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First Latina Fortune 500 CEO: Here’s What Should Be Done About DACA

As a refugee from Cuba, the ongoing debate about DACA—or what to do with children of undocumented immigrants—hits close to home for PG&E CEO Geisha Williams.

Speaking at the Fortune Most Powerful Women Summit in Washington, D.C. on Tuesday, Williams was confident that a compromise could be reached among lawmakers. “We can figure out the immigration issue,” she said. “Main Street Republicans, moderate Democrats: There’s a lot of common ground there,” she said. “It’s about removing the rhetoric.”

While we “have to protect our borders, we also have to make sure immigration continues,” she noted. “People who come to the U.S. are full of creativity, innovation, perseverance,” she said. “They’re the secret weapon.”

Last month, President Trump decided to end the Obama-era Deferred Action for Childhood Arrivals Program, which had allowed people who entered the country illegally as minors to receive a renewable two-year period of deferred action from deportation and be eligible for a work permit.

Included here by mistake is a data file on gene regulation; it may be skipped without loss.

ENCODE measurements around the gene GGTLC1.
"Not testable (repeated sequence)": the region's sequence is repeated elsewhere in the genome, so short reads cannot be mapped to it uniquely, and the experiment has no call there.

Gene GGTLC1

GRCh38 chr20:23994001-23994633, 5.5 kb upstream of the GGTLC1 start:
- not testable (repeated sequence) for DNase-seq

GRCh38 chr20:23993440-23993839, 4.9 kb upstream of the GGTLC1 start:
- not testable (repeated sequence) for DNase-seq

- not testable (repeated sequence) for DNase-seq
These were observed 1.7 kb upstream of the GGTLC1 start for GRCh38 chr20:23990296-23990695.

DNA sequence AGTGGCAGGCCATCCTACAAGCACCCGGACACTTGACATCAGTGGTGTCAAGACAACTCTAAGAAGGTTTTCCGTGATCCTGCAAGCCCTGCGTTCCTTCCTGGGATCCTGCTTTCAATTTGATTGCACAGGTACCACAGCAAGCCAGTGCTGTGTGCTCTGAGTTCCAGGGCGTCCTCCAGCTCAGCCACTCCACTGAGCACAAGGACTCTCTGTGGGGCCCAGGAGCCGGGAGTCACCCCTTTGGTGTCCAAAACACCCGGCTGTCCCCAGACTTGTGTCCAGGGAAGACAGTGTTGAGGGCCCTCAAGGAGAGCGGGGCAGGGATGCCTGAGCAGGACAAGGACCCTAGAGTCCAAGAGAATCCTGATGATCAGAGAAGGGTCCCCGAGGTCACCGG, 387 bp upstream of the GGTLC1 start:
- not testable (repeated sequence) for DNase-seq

DACA’s expiration, currently set for March, would make approximately 800,000 of these individuals (“Dreamers”) eligible for deportation.

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Williams herself is the perfect example of the American dream, having come to the U.S. at age five and rising to become the first Latina CEO of a Fortune 500 company.

Moreover, she has plenty of experience with finding seemingly impossible middle ground. Before becoming chief of California’s largest utility, she was able to reach a consensus between labor groups, environmentalists, and state lawmakers in the decision to decommission Diablo Canyon, California’s last nuclear plant. (Labor groups were opposed due to job loss; environmentalists feared that nuclear power would be replaced by fossil fuels.)